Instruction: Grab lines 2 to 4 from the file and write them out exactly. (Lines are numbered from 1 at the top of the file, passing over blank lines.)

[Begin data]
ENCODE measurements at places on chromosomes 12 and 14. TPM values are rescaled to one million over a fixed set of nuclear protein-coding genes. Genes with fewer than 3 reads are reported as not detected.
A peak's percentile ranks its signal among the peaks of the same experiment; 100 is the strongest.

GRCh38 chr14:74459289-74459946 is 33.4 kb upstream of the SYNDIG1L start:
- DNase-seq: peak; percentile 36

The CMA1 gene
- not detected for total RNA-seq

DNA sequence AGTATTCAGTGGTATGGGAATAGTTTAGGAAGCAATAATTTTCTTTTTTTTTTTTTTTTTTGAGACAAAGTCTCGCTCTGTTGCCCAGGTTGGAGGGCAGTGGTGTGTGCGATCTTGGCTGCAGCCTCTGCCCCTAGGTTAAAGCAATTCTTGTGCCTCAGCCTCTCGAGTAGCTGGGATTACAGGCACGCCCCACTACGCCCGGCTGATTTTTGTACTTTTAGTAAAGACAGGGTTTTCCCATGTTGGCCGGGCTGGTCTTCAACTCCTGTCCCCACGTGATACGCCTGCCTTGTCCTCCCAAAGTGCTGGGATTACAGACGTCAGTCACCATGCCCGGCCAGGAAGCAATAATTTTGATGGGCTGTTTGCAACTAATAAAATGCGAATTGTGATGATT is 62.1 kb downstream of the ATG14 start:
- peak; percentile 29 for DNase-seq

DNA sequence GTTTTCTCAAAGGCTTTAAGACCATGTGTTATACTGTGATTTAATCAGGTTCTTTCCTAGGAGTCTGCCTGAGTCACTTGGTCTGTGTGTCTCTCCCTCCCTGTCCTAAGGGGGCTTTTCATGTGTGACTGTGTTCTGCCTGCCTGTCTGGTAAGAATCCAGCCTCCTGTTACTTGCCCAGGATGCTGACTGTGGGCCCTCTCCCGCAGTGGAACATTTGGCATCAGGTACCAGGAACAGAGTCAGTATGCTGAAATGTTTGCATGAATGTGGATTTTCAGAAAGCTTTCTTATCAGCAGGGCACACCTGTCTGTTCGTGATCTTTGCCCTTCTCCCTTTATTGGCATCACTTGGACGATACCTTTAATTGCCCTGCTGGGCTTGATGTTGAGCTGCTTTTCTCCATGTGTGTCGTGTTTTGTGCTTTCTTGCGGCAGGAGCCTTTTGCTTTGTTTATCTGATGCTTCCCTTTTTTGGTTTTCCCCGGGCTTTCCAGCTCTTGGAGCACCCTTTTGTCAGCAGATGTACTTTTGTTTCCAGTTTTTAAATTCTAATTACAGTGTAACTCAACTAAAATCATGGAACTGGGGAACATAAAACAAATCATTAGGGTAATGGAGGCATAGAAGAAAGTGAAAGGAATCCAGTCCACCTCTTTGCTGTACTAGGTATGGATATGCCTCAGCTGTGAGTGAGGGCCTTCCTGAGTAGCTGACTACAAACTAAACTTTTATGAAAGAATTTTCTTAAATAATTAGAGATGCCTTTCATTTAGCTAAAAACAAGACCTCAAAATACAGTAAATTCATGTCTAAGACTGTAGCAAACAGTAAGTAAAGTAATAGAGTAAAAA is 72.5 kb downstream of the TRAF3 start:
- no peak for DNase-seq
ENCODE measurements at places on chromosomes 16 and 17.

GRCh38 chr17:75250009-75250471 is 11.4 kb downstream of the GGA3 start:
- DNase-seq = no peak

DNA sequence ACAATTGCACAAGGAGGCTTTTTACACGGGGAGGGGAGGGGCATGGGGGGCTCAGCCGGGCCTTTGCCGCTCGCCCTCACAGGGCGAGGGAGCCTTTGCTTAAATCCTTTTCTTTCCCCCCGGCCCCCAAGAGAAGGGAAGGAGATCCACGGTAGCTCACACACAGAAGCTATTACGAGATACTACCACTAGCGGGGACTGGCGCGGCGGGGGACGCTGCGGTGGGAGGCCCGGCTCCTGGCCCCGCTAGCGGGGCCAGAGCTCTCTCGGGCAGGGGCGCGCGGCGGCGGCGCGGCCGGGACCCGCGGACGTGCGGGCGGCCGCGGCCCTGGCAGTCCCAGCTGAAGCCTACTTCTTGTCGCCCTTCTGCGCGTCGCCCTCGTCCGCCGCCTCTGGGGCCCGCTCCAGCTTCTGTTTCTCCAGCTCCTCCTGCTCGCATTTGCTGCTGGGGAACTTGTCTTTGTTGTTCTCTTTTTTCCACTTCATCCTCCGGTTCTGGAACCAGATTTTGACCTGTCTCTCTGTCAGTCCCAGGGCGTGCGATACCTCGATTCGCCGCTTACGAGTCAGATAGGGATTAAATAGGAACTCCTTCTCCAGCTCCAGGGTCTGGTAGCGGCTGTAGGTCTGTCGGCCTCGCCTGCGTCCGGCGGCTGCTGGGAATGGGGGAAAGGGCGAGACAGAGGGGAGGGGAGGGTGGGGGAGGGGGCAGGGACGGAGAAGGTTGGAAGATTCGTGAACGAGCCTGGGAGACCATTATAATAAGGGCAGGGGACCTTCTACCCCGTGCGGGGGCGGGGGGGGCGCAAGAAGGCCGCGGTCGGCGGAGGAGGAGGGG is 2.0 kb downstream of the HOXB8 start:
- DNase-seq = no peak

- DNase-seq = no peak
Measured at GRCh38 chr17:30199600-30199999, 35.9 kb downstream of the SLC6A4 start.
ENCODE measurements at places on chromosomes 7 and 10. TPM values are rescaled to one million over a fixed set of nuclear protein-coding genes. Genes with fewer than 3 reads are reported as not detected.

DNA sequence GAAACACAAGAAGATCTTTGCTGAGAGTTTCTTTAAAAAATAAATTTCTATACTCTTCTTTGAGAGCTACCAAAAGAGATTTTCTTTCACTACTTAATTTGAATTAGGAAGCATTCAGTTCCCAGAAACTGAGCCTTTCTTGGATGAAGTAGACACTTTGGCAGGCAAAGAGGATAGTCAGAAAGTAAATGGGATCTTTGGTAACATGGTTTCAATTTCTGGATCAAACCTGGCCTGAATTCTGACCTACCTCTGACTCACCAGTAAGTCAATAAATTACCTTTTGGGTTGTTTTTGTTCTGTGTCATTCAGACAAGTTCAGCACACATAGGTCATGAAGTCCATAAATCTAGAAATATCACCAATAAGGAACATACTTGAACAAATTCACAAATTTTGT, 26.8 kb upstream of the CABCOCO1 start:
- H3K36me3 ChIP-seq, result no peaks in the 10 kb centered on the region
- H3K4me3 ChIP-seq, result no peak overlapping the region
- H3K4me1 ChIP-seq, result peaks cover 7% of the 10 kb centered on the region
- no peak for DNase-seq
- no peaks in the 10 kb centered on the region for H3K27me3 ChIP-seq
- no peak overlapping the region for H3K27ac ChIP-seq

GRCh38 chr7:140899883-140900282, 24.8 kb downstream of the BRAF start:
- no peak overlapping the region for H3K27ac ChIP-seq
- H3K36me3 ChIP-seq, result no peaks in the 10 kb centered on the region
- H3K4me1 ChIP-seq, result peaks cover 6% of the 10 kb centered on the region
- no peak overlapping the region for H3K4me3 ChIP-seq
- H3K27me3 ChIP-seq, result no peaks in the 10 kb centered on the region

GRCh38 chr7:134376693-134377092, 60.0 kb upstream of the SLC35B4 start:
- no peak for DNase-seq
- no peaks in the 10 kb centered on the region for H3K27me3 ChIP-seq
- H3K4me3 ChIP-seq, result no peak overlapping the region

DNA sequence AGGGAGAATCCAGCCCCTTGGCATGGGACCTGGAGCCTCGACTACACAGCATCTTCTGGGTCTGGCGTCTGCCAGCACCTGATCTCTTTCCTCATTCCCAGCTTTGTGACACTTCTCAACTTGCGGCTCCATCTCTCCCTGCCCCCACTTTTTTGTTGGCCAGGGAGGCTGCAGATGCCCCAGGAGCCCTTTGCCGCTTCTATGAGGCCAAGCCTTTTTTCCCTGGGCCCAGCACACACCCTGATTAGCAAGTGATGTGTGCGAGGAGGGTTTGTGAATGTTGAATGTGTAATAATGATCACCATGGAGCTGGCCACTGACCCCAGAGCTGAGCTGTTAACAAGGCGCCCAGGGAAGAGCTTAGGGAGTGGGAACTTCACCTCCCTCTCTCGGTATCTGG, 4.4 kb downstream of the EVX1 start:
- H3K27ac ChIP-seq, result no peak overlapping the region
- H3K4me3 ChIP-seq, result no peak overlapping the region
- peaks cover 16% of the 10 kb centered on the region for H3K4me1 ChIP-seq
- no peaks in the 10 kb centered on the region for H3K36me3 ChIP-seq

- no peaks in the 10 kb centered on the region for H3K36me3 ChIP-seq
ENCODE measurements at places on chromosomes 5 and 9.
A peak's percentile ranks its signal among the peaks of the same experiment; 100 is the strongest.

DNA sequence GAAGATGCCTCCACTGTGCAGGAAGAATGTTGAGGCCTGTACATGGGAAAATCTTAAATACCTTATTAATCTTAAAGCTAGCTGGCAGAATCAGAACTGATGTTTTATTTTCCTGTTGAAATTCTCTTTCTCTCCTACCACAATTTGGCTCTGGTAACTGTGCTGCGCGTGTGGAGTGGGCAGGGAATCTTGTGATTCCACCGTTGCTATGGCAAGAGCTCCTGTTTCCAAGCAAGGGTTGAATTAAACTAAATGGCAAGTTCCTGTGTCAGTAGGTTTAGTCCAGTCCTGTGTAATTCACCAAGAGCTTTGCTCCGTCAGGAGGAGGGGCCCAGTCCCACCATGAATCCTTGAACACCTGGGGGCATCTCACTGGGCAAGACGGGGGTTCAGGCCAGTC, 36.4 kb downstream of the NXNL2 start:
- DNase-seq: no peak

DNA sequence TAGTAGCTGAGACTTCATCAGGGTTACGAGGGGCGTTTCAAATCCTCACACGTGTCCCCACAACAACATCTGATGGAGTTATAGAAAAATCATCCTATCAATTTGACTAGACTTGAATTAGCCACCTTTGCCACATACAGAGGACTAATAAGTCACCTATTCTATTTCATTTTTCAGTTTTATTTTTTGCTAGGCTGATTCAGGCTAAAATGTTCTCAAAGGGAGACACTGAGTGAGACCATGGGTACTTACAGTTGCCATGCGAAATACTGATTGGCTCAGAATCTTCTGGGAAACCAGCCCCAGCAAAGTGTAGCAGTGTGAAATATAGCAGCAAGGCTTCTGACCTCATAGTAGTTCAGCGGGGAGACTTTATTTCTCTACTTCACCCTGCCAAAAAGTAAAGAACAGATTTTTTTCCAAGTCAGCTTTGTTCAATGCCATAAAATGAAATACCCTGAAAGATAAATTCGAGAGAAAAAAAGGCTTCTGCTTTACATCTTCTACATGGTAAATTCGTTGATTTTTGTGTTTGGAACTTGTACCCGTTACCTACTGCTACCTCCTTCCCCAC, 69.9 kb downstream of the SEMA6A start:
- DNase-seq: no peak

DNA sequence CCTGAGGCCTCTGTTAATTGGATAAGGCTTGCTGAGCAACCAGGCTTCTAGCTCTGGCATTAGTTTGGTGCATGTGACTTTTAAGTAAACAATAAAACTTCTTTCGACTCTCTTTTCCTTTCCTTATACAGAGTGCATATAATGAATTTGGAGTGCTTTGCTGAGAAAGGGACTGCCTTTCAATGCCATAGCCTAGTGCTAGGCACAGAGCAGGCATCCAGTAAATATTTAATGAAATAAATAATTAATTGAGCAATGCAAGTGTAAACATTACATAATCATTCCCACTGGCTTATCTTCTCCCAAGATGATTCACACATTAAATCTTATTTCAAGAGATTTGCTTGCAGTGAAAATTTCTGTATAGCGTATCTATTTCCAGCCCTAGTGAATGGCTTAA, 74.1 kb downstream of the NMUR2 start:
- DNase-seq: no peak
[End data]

A peak's percentile ranks its signal among the peaks of the same experiment; 100 is the strongest.

GRCh38 chr14:74459289-74459946 is 33.4 kb upstream of the SYNDIG1L start:
- DNase-seq: peak; percentile 36